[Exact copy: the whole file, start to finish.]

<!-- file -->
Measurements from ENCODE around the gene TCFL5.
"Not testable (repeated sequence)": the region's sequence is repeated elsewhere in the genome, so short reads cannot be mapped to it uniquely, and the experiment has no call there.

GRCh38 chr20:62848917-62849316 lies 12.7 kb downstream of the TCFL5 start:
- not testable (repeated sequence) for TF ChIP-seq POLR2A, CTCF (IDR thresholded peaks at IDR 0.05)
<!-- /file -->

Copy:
Measurements from ENCODE around the gene TCFL5.
"Not testable (repeated sequence)": the region's sequence is repeated elsewhere in the genome, so short reads cannot be mapped to it uniquely, and the experiment has no call there.

GRCh38 chr20:62848917-62849316 lies 12.7 kb downstream of the TCFL5 start:
- not testable (repeated sequence) for TF ChIP-seq POLR2A, CTCF (IDR thresholded peaks at IDR 0.05)